Morris v. Commissioner of Social Security

Filing 20

ORDER Directing Entry of Judgment in Favor of Defendant, The Commissioner of Social Security, and Against Plaintiff Lisa Morris, signed by Magistrate Judge Jennifer L. Thurston on 08/22/14. CASE CLOSED. (Gonzalez, R)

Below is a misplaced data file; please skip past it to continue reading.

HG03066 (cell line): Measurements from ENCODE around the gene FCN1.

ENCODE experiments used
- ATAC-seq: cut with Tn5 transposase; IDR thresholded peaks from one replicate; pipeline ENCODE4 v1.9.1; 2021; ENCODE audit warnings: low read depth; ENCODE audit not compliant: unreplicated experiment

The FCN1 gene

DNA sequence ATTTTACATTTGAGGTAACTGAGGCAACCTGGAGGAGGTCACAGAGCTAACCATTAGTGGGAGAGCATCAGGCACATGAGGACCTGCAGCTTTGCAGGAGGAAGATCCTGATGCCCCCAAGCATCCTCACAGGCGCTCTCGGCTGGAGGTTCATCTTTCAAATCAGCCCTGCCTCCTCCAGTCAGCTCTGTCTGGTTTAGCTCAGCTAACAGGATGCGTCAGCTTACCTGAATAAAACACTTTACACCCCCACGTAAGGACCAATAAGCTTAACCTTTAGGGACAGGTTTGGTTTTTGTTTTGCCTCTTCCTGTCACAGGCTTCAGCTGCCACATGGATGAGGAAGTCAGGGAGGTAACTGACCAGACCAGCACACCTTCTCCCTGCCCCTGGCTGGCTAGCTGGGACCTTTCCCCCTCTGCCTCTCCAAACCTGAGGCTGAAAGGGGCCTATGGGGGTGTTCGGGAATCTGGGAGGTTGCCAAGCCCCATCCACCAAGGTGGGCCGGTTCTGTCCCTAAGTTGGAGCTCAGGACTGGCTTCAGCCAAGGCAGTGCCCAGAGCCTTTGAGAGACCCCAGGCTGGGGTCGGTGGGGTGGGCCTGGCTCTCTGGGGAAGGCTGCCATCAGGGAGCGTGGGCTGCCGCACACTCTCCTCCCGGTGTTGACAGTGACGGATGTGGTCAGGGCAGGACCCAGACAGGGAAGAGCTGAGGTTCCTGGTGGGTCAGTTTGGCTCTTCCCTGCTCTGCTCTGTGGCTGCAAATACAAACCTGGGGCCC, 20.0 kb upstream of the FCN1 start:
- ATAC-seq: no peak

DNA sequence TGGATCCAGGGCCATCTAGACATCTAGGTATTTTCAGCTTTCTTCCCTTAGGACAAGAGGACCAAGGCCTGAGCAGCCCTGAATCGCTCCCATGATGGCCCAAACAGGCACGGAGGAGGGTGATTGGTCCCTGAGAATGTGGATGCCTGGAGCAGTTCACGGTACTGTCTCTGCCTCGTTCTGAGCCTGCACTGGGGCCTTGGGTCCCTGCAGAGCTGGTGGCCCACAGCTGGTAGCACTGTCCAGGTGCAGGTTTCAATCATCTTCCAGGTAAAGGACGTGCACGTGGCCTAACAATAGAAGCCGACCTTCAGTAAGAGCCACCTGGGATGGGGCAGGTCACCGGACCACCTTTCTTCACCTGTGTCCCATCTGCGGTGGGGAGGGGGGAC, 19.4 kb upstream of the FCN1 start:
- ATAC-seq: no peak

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1 2 3 4 5 6 7 8 UNITED STATES DISTRICT COURT 9 EASTERN DISTRICT OF CALIFORNIA 10 11 12 13 14 15 LISE MORRIS, ) ) Plaintiff, ) ) v. ) COMMISSIONER OF SOCIAL SECURITY, ) ) ) Defendant. ) Case No.: 1:13-cv-00189 - JLT ORDER DIRECTING ENTRY OF JUDGMENT IN FAVOR OF DEFENDANT, THE COMMISSIONER OF SOCIAL SECURITY, AND AGAINST PLAINTIFF LISE MORRIS (Doc. 18) 16 17 Lise Morris (“Plaintiff”) asserts she is entitled benefits under Titles II and XVI of the Social 18 Security Act. (Doc. 1) Plaintiff seeks judicial review of the decision denying her applications for 19 benefits, asserting the administrative law judge erred in evaluating the medical evidence and in finding 20 that she was able to return to past relevant work. For the reasons set forth below, the administrative 21 decision is AFFIRMED. 22 PROCEDURAL HISTORY 23 Plaintiff filed applications for disability insurance benefits and supplemental security income on 24 April 6, 2010, alleging disability beginning March 1, 2010. (Doc. 11-6 at 4, 13.) Her applications were 25 denied initially and upon reconsideration. (Doc. 11-3 at 11.) After requesting a hearing, Plaintiff 26 testified before the administrative law judge (“ALJ”) on July 19, 2011. (Id. at 30.) The ALJ found 27 Plaintiff was not disabled under the Social Security Act, and issued an order denying benefits on 28 September 2, 2011. (Id. at 11-23.) Plaintiff requested review by the Appeals Council of Social 1 1 Security, which denied Plaintiff’s request on December 15, 2012. (Id. at 2-4.) Therefore, the ALJ’s 2 determination became the final decision of the Commissioner of Social Security (“Commissioner”). 3 4 STANDARD OF REVIEW District courts have a limited scope of judicial review for disability claims after a decision by 5 the Commissioner to deny benefits under the Social Security Act. When reviewing findings of fact, 6 such as whether a claimant was disabled, the Court must determine whether the Commissioner’s 7 decision is supported by substantial evidence or is based on legal error. 42 U.S.C. § 405(g). The 8 ALJ’s determination that the claimant is not disabled must be upheld by the Court if the proper legal 9 standards were applied and the findings are supported by substantial evidence. See Sanchez v. Sec’y of 10 11 Health & Human Serv., 812 F.2d 509, 510 (9th Cir. 1987). Substantial evidence is “more than a mere scintilla. It means such relevant evidence as a 12 reasonable mind might accept as adequate to support a conclusion.” Richardson v. Perales, 402 U.S. 13 389, 401 (1971) (quoting Consol. Edison Co. v. NLRB, 305 U.S. 197 (1938)). The record as a whole 14 must be considered, because “[t]he court must consider both evidence that supports and evidence that 15 detracts from the ALJ’s conclusion.” Jones v. Heckler, 760 F.2d 993, 995 (9th Cir. 1985). 16 DISABILITY BENEFITS 17 To qualify for benefits under the Social Security Act, Plaintiff must establish she is unable to 18 engage in substantial gainful activity due to a medically determinable physical or mental impairment 19 that has lasted or can be expected to last for a continuous period of not less than 12 months. 42 U.S.C. 20 § 1382c(a)(3)(A). An individual shall be considered to have a disability only if: 21 22 23 physical or mental impairment or impairments are of such severity that he is not only unable to do his previous work, but cannot, considering his age, education, and work experience, engage in any other kind of substantial gainful work which exists in the national economy, regardless of whether such work exists in the immediate area in which he lives, or whether a specific job vacancy exists for him, or whether he would be hired if he applied for work. 24 25 42 U.S.C. § 1382c(a)(3)(B). The burden of proof is on a claimant to establish his disability. Terry v. 26 Sullivan, 903 F.2d 1273, 1275 (9th Cir. 1990). Once a claimant establishes a prima facie case of 27 disability, the burden shifts to the Commissioner to show the claimant is able to engage in substantial 28 gainful employment. Maounis v. Heckler, 738 F.2d 1032, 1034 (9th Cir. 1984). 2 DETERMINATION OF DISABILITY 1 2 To achieve uniform decisions, the Commissioner established a sequential five-step process for 3 evaluating a claimant’s alleged disability. 20 C.F.R. §§ 404.1520(a)-(f); 416.920 (a)-(f). The process 4 requires the ALJ to determine whether Plaintiff (1) engaged in substantial gainful activity during the 5 period of alleged disability, (2) had medically determinable severe impairments (3) that met or equaled 6 one of the listed impairments set forth in 20 C.F.R. § 404, Subpart P, Appendix 1; and whether 7 Plaintiff (4) had the residual functional capacity to perform to past relevant work or (5) the ability to 8 perform other work existing in significant numbers at the state and national level. Id. The ALJ must 9 consider objective medical evidence and opinion hearing testimony. 20 C.F.R. §§ 404.1527, 416.927. 10 A. Medical Opinions1 11 On November 15, 2007, Dr. Jonathan Cheang performed a consultative psychiatric evaluation 12 upon the request of Plaintiff’s primary care physician. (Doc. 11-8 at 2.) Plaintiff reported she “ha[d] 13 been dealing with depression for the past 20 years and never felt better.” (Id.) She told Dr. Cheang 14 that she “self-medicated with methamphetamine and alcohol,” and “abused methamphetamine for about 15 15 years,” until quitting approximately 4 ½ years prior to the examination. In addition, Plaintiff said 16 she could not tolerate crowds, and going to grocery stores caused her to “start shaking and feeling on 17 edge.” (Id.) Dr. Cheang observed that Plaintiff appeared “a little bit tense” and her thought process 18 was “generally goal-directed.” (Id. at 4.) Dr. Cheang diagnosed Plaintiff with major depressive 19 disorder, recurrent, moderate, without psychotic features; anxiety disorder, not otherwise specified; and 20 polysubstance dependence, in full and sustained remission. He gave Plaintiff a GAF score of 60.2 (Id.) 21 Dr. Geradine Gauch completed a comprehensive psychiatric evaluation on August 28, 2010. 22 (Doc. 11-8 at 35.) Plaintiff reported that she was “mentally unstable with depression, dissociative 23 identity disorder, migraines, fibromyalgia, arthritis, irritable bowel syndrome, hypothyroidism and 24 1 25 26 27 28 Plaintiff does not challenge the ALJ’s evaluation of the medical evidence related to her physical limitations. Therefore, only the medical opinions related to Plaintiff’s mental impairments are summarized herein by the Court. 2 GAF scores range from 1-100, and in calculating a GAF score, the doctor considers “psychological, social, and occupational functioning on a hypothetical continuum of mental health-illness.” American Psychiatric Association, Diagnostic and Statistical Manual of Mental Disorders, 34 (4th ed.). A GAF score of 51-60 indicates “moderate symptoms (e.g., flat affect and circumstantial speech, occasional panic attacks) OR moderate difficulty in social, occupational, or school functioning (e.g., few friends, conflict with peers or co-workers).” Id. 3 1 2 3 4 5 6 diabetes.” (Doc. 11-8 at 35.) Dr. Gauch noted: The claimant reported having been depressed for the past 20 years. She was diagnosed in 1991. She was diagnosed with dissociative identity disorder six years ago by a counselor at her church, after having several episodes of blacking out; things happened that she was unaware of until the next morning, when she would see the damage to herself and her house…. These episodes began in 1993, and occurred most recently about 2-1/2 months ago. She broke possessions that were significant to her during these episodes. She has ripped pictures off the wall, fractured her hand punching the wall, tearing at her hair and scratching at herself. These occur when she is under significant stress, two to three times a year for the past seven years in which she has been free of drug abuse. 7 8 (Id. at 36.) Plaintiff told Dr. Gauch that she had attempted suicide twice in her past, and had a history 9 of alcohol and drugs, including marijuana, mushrooms, cocaine, and methamphetamine. (Id. at 37.) 10 Upon examination, Dr. Gauch observed that Plaintiff’s “[s]tream of mental activity was within 11 normal limits,” and her “[t]hought content was appropriate.” (Doc. 11-8 at 38.) Further, Dr. Gauch 12 found that Plaintiff’s “recent and remote memory were intact” because Plaintiff remembered what she 13 ate for breakfast and “was able to recall 3/3 items immediately and 2/3 items after several minutes.” 14 (Id.) Dr. Gauch determined Plaintiff’s concentration “was within normal limits,” because she “was able 15 to perform a simple three-step command successfully.” (Id. at 38-39.) Dr. Gauch found that Plaintiff’s 16 symptom severity was in “the mild range,” and gave her a GAF score of 60. (Id. at 40.) Dr. Gauch 17 concluded: 18 The claimant is not capable of managing her funds. 19 The claimant’s ability to understand and remember very short and simple instructions is good. 20 The claimant’s ability to understand and remember detailed instructions is fair. 21 The claimant’s ability to maintain concentration and attention is good. 22 The claimant’s ability to accept instructions from a supervisor and respond appropriately is fair. 23 The claimant’s ability to sustain an ordinary routine without special supervision is fair. 24 The claimant’s ability to complete a normal workday and workweek without interruptions at a constant pace is fair, influenced primarily by personality and substance abuse. 25 26 The claimant’s ability to interact with coworkers is fair, influenced primarily by personality disorder. 27 The claimant’s ability to deal with the various changes in the work setting is fair. 28 (Doc. 11-8 at 40-41.) 4 On September 22, 2010, Dr. Robert Paxton completed a psychiatric review technique form. 1 2 (Doc. 11-8 at 42-50.) Dr. Paxton opined Plaintiff suffered from non-severe personality and substance 3 addiction disorders. (Id. at 42.) According to Dr. Paxton, Plaintiff had a “mild” restriction in her 4 activities of daily living; “mild” difficulties in maintaining social functioning; and “mild” difficulty 5 with maintaining concentration, persistence, or pace. (Id. at 50.) 6 B. 7 Administrative Hearing Testimony Plaintiff testified at a hearing before the ALJ on July 7, 2011. (Doc. 11-3 at 30.) She reported 8 that she was unable to work because she suffered from migraines; depression; borderline personality 9 disorder; and pain in her neck, shoulders, back, and hips. (Id. at 34.) 10 Plaintiff said she had “three episodes in the last year” from her dissociative identity disorder, 11 where she would black out and “go into a rage.” (Doc. 11-3 at 34.) She said there was no drug use 12 involved in the episodes, and reported she had “been clean and sober for eight years.” (Id. at 35.) 13 However, Plaintiff said she was told that she drank alcohol during one of the episodes, and Plaintiff 14 estimated that she drank “a beer every couple of months.” (Id.) Plaintiff said that her husband “told 15 [her] most of what’s happened and he said that he’s had to use severe force to try to pin [her] down” 16 during the episodes. (Id. at 37.) 17 She stated that she attended counseling sessions at her church, where she was able to speak to 18 her different identities, called “alters.” (Doc. 11-3 at 39.) Plaintiff said that the counselor would bring 19 out the alters to try to help identify when Plaintiff had been traumatized and to help Plaintiff “not to 20 have so many episodes.” (Id.) In addition to the counseling at her church for eight years, Plaintiff said 21 she received help from a counselor at Paradise Medical Center, who prescribed psychotropic 22 medication. (Id. at 40, 44.) Plaintiff reported that her medication dosage had changed the month prior 23 to the hearing, and she was “feeling a little bit better.” (Id. at 43.) 24 Plaintiff testified that she last worked as a secretary for a month and a half, prior to which she 25 worked as the childcare coordinator at her church. (Doc. 11-3 at 44, 46.) She reported that the 26 childcare coordinator position required her to work three or four days a week, about four hours at a 27 time. (Id. at 48.) Plaintiff did not believe she would be able to work as the childcare coordinator due to 28 her “[f]ear of getting in trouble” for not doing what she was supposed to be doing, and “fear that [she] 5 1 might have a DID episode.” (Id. at 47.) She said depression “held [her] back from even being able to 2 try to go out and do anything.” (Id. at 48.) Plaintiff reported her depression had “gotten worse” since 3 she stopped working at the church. (Id. at 52.) She explained that she cried “quite a bit,” and could 4 spend an entire day in bed staring at her television. (Id.) 5 C. 6 The ALJ’s Finding Pursuant to the five-step process, first the ALJ determined that Plaintiff did not engage in 7 substantial gainful activity after her alleged onset date of March 1, 2010. (Doc. 11-3 at 14.) Second, 8 the ALJ found Plaintiff has the following severe impairments: migraine headaches, hypertension, 9 fibromyalgia syndrome, irritable bowel syndrome, a history of kidney stones, obesity, a major 10 depressive disorder, anxiety disorder, polysubstance dependence in full and sustained remission, and a 11 dissociative identity disorder. (Id.) At step three, the ALJ found these impairments did not meet or 12 medically equal a Listing. (Id.) 13 After evaluating record, the ALJ found Plaintiff had the residual functional capacity (“RFC”) 14 “to perform a wide range of light work as defined in 20 CFR 404.1567(b) and 416.967(b).” (Doc. 11- 15 3 at 15.) Specifically, the ALJ determined: “She can sit, stand, and walk six hours each in a normal 16 workday. She can lift and carry 20 pounds occasionally and 10 pounds frequently. She can only 17 occasionally climb ladders, ropes, and scaffolds. She can frequently, but not constantly, understand, 18 remember, and carry out complex and detailed job instructions.” (Id.) With this RFC, the ALJ opined 19 Plaintiff was “capable of performing past relevant work as a church coordinator, most closely 20 identified by the Dictionary of Occupational Titles as Day Care Center Director.” (Id. at 21.) Further, 21 the ALJ found Plaintiff was able to perform “other jobs that exist in significant numbers in the 22 national economy.” (Id. at 22.) Therefore, the ALJ concluded Plaintiff was not disabled as defined by 23 the Social Security Act. (Id. at 23.) 24 25 DISCUSSION AND ANALYSIS Plaintiff asserts the ALJ erred in his evaluation of the medical evidence by failing to adopt all of 26 the opinions of Dr. Gauch in the RFC, and by finding Plaintiff was able to perform past relevant work 27 because her work with the church “was not substantial gainful activity.” (Doc. 18 at 4-7, emphasis 28 omitted.) On the other hand, Defendant argues the ALJ’s findings were free of reversible error and 6 1 supported by substantial evidence. (Doc. 19 at 5-8.) Therefore, Defendant contends that the ALJ’s 2 decision should be affirmed. (Id. at 8.) 3 A. 4 The opinion of Dr. Gauch The ALJ gave “significant weight” to the opinion of Dr. Gauch though finding that the opinions 5 were “supported by her very minimal objective findings, as well as the very minimal mental treatment 6 that persisted only a short time, with large gaps in between.” (Doc. 11-3 at 20.) The ALJ observed: 7 Dr. Gauch found that, while the claimant was incapable of managing her own funds, she had a good ability to understand and remember very short and simple instructions and a fair ability to understand and remember detailed instruction. She had a good ability to maintain attention and concentration. She had a fair ability to accept instructions from supervisors, sustain an ordinary routine without special supervision, and complete a normal workday and workweek without interruptions. She had a fair ability to interact with co-workers and deal with various changes in the work setting. She had a fair likelihood of emotionally deteriorating in the work environment. [Citation.] Dr. Gauch found that the claimant had at least a fair ability to perform all mental work tasks. 8 9 10 11 12 13 14 (Doc. 11-3 at 20, citation omitted.) Plaintiff argues that “[t]he ALJ erred by relying upon the report of Dr. Gauch to formulate his 15 RFC assessment” because the ALJ “fail[ed] to explain why he only uses parts of the doctor’s opinions 16 and not all of them.” (Doc. 18 at 5, emphasis omitted.) Plaintiff acknowledges that the ALJ gave 17 substantial weight to the opinion of Dr. Gauch, but argues the ALJ failed to “incorporate into this RFC 18 the more limiting parts of the assessment which indicate that her other mental abilities are only fair.” 19 (Id. at 19, emphasis in original.) Plaintiff asserts that if “the ALJ incorporated [Dr. Gauch’s] opinions 20 fully, then Plaintiff would have mental limitations beyond just the ability to perform simple, routine 21 tasks.” (Id.) 22 On the other hand, Defendant argues that the opinion of Dr. Gauch was “properly integrated” 23 into the RFC assessment. (Doc. 19 at 7, emphasis omitted.) Defendant asserts: “The word fair implies 24 an ability to do a task at least to a fair degree, whereas words like occasional or unable implies some 25 restriction in ability to perform a task. Put another way, a fair performance is logically still a complete 26 performance, while an occasional performance implies some stoppage in the performance.” (Id. at 8.) 27 According to Defendant, “the ALJ did what the Ninth Circuit directs, reviewing the record as a whole 28 and translating information regarding impairments into a concrete assessment of Plaintiff’s capacity to 7 1 work.” (Id., citing Stubbs-Danielson v. Astrue, 539 F.3d 1169, 1174 (9th Cir. 2008)). Defendant 2 concludes that “ALJ’s translation of Dr. Gauch’s opinion is consistent and reasonable,” when “viewed 3 … in context of the record as a whole.” (Id.) 4 5 6 7 8 Significantly, as Defendant argues, courts have examined the definition of the word “fair,” and found that it does not indicate an activity is precluded. The Eighth Circuit explained: The word “fair” is both a measure of ability and disability. It is on the balance between poor ability to function and greater ability to function. A physician’s use of the term “fair” does not, on its own, declare that the claimant cannot return to past work. Rather, the term ‘fair’ requires a review of the entire record in order to judge whether the balance tips toward functional ability or toward disability. 9 Cantrell v. Apfel, 231 F.3d 1104, 1107-08 (8th Cir. 2000). The definition set forth in Cantrell was 10 adopted by the Sixth Circuit in Colvin v. Barnhart, 475 F.3d 727, 731 (6th Cir. 2007) and has been 11 cited with favor by the Ninth Circuit. See Chang v. Comm’r of Soc. Sec. Admin., 507 Fed. App’x. 698, 12 699 (2013). In Chang, the Ninth Circuit rejected the claimant’s argument that “‘fair is a term of art 13 with a definite and constant meaning,” and determined “the ALJ did not err in concluding that when 14 [the physician] used the word ‘fair’ to describe the [claimant’s] abilities in a particular area, he implied 15 no disabling impairment in that area.” Id. (citing Cantrell, 231 F.3d at 110708). 16 Here, Dr. Gauch opined Plaintiff’s ability to understand and remember short and simple 17 instructions was “good,” while her ability with detailed instruction was “fair.” (Doc. 11-8 at 40.) In 18 addition, Dr. Gauch determined Plaintiff’s ability to maintain attention and concentration was “good.” 19 (Id.) Notably, Dr. Gauch opined also that Plaintiff’s symptoms were “within the mild range” and her 20 “concentration ability was within normal limits.” (Id. at 38, 40.) Thus, Dr. Gauch did not believe 21 Plaintiff was precluded from understanding, remembering and carrying out detailed instructions. See 22 Chang, 507 Fed. App’x at 699. Further, as noted by the ALJ, Dr. Paxton opined Plaintiff had “no more 23 than mild limitations in any area of mental functioning.” (Doc. 11-3 at 21.) The ALJ reviewed this 24 evidence and determined that Plaintiff was not precluded from complex and detailed job instructions, 25 although there was some limitation. Consequently, the ALJ found Plaintiff could “not “constantly 26 constantly, understand, remember, and carry out complex and detailed job instructions.” (Doc. 11-3 at 27 15.) Because the ALJ carried the obligation set forth in Cantrell to evaluate the Dr. Gauch’s opinions 28 in context of the entire record, which were incorporated in the RFC, and the ALJ did not err. 8 1 2 B. The ALJ’s step four and five determinations At step four of the evaluation, a claimant has the burden of proof at step four of the sequential 3 analysis to establish that she cannot perform her past relevant work “either as actually performed or as 4 generally performed in the national economy.” Lewis v. Barnhart, 281 F.3d 1081, 1083 (9th Cir. 5 2002). Past relevant work is work performed in the last 15 years that lasted long enough to learn it, and 6 was substantial gainful employment. SSR 82-61, 1982 SSR LEXIS 31.3 The ALJ is not required to 7 make “explicit findings at step four regarding a claimant's past relevant work both as generally 8 performed and as actually performed.” Pinto v. Massanari, 249 F.3d 840, 845 (9th Cir. 2001). The 9 Ninth Circuit explained, “[a]lthough the burden of proof lies with the claimant at step four, the ALJ still 10 has a duty to make the requisite factual findings to support his conclusion.” Id., 249 F.3d at 844. 11 At step four, the ALJ found Plaintiff was “capable of performing past relevant work as a 12 church coordinator, most closely identified by the Dictionary of Occupational Titles as Day Care 13 Center Director.” (Doc. 11-3 at 21.) Plaintiff asserts that the ALJ erred “by finding that [she] is able 14 to return to her past relevant work when her work was not substantial gainful activity.” (Doc. 18 at 4, 15 emphasis omitted.) Plaintiff argues she did not perform the work as church coordinator at the level of 16 substantial gainful employment which is “reflected in her earnings.” (Id. at 5.) She explains that she 17 “testified to working only four hours per day, four days per week for $10 per hour,” which “totals 18 $693.33 per month.” (Id.) Plaintiff argues the ALJ committed reversible error because he did not 19 address whether her work at the church qualified as substantial gainful employment, and “fail[ed] to 20 support his finding with a determination that Plaintiff has the residual functional capacity for work 21 activity on a regular and continuing basis.” (Id.) 22 23 The ALJ reviewed the job description of day care center director in the Dictionary of Occupational Titles4, which the ALJ found was “[t]he closest job that fit the claimant’s description” of 24 25 26 27 28 3 Although Social Security Rulings issued by the Commissioner to clarify regulations and policies do not have the force of law, the Ninth Circuit gives the rulings deference “unless they are plainly erroneous or inconsistent with the Act or regulations.” Han v. Bowen, 882 F.2d 1453, 1457 (9th Cir. 1989). 4 The Dictionary of Occupational Titles (“DOT”) by the United States Dept. of Labor, Employment & Training Admin., may be relied upon “in evaluating whether the claimant is able to perform work in the national economy.” Terry v. Sullivan, 903 F.2d 1273, 1276 (9th Cir. 1990). The DOT classifies jobs by their exertional and skill requirements, and may be a primary source of information for the ALJ or Commissioner. 20 C.F.R. § 404.1566(d)(1). 9 1 her job duties as the childcare coordinator. (Doc. 11-3 at 22.) The ALJ noted the description classified 2 the work as sedentary, and because Plaintiff was “able to perform light work with only occasional 3 climbing of ladders, ropes, and scaffolds, her physical abilities fit within the job description.” (Id.) 4 Also, the ALJ found Plaintiff retained an ability to “frequently understand, remember, and carry out 5 complex or detailed job instructions,” and as a result “her mental limitations [fell] within the 6 description” provided in the Dictionary of Occupational Titles and the Selective Characteristics of 7 Occupations. (Id.) Accordingly, the ALJ concluded Plaintiff was able to perform her past work “as it 8 is generally performed.” (Id.) Although the ALJ failed to make any findings regarding whether 9 Plaintiff’s work as a childcare coordinator was substantial gainful activity, the ALJ carried his burden 10 to support the conclusion that Plaintiff is able to perform the work by discussing the job requirements, 11 and finding her physical and mental limitations did not preclude the work. Notably, Plaintiff does not 12 dispute the ALJ’s finding that she is able to perform this work as generally performed. 13 Moreover, the ALJ continued the analysis to step five, which is reached if a claimant has no 14 past relevant work or is unable to perform her past relevant work. See 24 C.F.R §§ 404.1520(g) and 15 416.920(g). The ALJ observed that Plaintiff’s mental limitations “have little or no effect on the 16 occupational base of unskilled light work.” (Doc. 11-3 at 23.) The ALJ explained that “even if the 17 claimant was limited to performing simple, routine tasks, she would not be prohibited from performing 18 unskilled work.” (Id.) As a result, the ALJ concluded Plaintiff was able to perform “other jobs that 19 exist in significant numbers in the national economy.” (Id. at 22-23.) Thus, the validity of the ALJ’s 20 conclusion that Plaintiff is able to perform work is not negated, and the ALJ’s failure to address 21 whether the work was “substantial gainful activity” was harmless. See Batson v. Comm’r of Soc. Sec., 22 359 F.3d 1190, 1197 (9th Cir. 2004) (finding an error harmless where it did not “negate the validity of 23 the ALJ’s ultimate conclusion”); Stout v. Comm’r, Soc. Sec. Admin., 454 F.3d 1050, 1055 (9th Cir. 24 2006) (same). 25 CONCLUSION AND ORDER 26 As discussed above, the ALJ incorporated the opinions of Dr. Gauch and applied the proper 27 legal standards in formulating the RFC. Further, the ALJ’s failure to determine whether Plaintiff’s 28 work as a childcare coordinator qualified as substantial gainful activity is harmless, because the ALJ 10 1 supported his conclusions that Plaintiff is able to perform the work of a day care center director as 2 generally performed and other work in the national economy, and his error “does not negate the 3 validity” of these findings, which are not challenged by Plaintiff. See Batson, 359 F.3d at 1197. Thus, 4 the ALJ’s determination that Plaintiff is not disabled must be upheld by the Court. See Sanchez, 812 5 F.2d at 510. 6 Based upon the foregoing, IT IS HEREBY ORDERED: 7 1. The administrative decision is AFFIRMED; and 8 2. The Clerk of Court is DIRECTED to enter judgment in favor of Defendant, the Commissioner of Social Security, and against Plaintiff Lise Morris. 9 10 11 12 13 IT IS SO ORDERED. Dated: August 22, 2014 /s/ Jennifer L. Thurston UNITED STATES MAGISTRATE JUDGE 14 15 16 17 18 19 20 21 22 23 24 25 26 27 28 11